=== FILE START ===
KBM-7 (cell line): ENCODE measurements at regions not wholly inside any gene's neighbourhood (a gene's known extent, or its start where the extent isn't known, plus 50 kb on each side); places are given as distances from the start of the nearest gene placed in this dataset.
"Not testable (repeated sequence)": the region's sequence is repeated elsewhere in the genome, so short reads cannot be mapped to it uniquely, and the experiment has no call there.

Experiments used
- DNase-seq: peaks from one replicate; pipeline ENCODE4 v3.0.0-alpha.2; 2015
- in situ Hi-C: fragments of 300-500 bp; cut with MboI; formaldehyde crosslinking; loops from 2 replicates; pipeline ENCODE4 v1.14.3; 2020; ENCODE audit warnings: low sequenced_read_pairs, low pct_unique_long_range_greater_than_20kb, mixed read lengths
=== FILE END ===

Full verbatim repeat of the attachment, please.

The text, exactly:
KBM-7 (cell line): ENCODE measurements at regions not wholly inside any gene's neighbourhood (a gene's known extent, or its start where the extent isn't known, plus 50 kb on each side); places are given as distances from the start of the nearest gene placed in this dataset.
"Not testable (repeated sequence)": the region's sequence is repeated elsewhere in the genome, so short reads cannot be mapped to it uniquely, and the experiment has no call there.

Experiments used
- DNase-seq: peaks from one replicate; pipeline ENCODE4 v3.0.0-alpha.2; 2015
- in situ Hi-C: fragments of 300-500 bp; cut with MboI; formaldehyde crosslinking; loops from 2 replicates; pipeline ENCODE4 v1.14.3; 2020; ENCODE audit warnings: low sequenced_read_pairs, low pct_unique_long_range_greater_than_20kb, mixed read lengths